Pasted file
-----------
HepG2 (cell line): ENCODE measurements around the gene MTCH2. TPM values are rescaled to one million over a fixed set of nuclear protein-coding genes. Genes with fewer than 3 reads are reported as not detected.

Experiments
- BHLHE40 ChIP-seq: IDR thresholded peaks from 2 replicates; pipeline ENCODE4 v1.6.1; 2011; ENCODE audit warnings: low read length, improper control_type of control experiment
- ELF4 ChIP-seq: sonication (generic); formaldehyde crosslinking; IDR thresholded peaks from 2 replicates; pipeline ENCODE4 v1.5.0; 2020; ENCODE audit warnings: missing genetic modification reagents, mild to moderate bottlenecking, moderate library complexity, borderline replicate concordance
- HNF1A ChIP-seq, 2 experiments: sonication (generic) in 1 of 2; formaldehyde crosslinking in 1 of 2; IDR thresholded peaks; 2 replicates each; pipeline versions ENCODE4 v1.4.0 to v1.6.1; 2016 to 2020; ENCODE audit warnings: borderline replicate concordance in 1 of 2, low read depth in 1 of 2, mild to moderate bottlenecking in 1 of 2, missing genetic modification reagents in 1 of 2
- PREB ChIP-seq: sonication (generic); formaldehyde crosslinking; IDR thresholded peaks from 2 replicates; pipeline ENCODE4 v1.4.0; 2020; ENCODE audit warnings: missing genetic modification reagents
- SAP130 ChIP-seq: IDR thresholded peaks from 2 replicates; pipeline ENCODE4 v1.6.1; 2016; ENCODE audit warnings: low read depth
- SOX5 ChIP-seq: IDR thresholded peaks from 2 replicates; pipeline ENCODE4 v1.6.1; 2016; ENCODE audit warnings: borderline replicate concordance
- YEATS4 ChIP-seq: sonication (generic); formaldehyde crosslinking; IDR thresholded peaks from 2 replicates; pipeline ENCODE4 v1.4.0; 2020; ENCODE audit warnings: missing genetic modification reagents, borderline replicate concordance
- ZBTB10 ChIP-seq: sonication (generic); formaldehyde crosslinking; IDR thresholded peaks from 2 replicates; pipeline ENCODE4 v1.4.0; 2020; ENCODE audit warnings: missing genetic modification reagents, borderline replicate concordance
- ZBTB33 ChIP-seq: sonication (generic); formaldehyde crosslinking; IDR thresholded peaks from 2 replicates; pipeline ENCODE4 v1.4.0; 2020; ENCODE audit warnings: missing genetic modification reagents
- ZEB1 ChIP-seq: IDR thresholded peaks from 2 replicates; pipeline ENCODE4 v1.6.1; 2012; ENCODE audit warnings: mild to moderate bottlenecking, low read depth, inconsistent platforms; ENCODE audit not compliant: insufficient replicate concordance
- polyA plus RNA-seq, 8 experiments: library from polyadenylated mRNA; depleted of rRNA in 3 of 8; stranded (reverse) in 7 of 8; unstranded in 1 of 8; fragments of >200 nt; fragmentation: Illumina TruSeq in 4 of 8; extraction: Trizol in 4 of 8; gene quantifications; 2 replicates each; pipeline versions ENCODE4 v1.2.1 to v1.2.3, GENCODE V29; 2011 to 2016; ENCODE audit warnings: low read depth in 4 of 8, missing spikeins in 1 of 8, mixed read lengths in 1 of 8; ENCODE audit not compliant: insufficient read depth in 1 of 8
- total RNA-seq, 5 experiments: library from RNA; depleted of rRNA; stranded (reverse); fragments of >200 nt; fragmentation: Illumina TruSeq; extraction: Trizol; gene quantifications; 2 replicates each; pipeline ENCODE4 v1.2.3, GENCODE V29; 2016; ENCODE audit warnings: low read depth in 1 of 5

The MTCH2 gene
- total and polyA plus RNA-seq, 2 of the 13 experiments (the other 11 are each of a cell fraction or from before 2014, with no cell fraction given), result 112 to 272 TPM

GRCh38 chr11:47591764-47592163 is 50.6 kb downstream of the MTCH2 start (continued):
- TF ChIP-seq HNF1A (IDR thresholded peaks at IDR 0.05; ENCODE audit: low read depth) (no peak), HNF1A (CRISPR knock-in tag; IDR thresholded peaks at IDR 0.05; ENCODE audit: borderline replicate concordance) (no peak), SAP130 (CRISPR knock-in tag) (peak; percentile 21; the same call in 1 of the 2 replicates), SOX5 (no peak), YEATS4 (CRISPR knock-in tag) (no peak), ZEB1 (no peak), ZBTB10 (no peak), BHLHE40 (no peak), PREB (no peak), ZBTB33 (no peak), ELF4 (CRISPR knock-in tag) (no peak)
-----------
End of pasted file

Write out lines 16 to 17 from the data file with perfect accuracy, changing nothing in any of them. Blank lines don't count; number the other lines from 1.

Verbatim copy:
- total and polyA plus RNA-seq, 2 of the 13 experiments (the other 11 are each of a cell fraction or from before 2014, with no cell fraction given), result 112 to 272 TPM

GRCh38 chr11:47591764-47592163 is 50.6 kb downstream of the MTCH2 start (continued):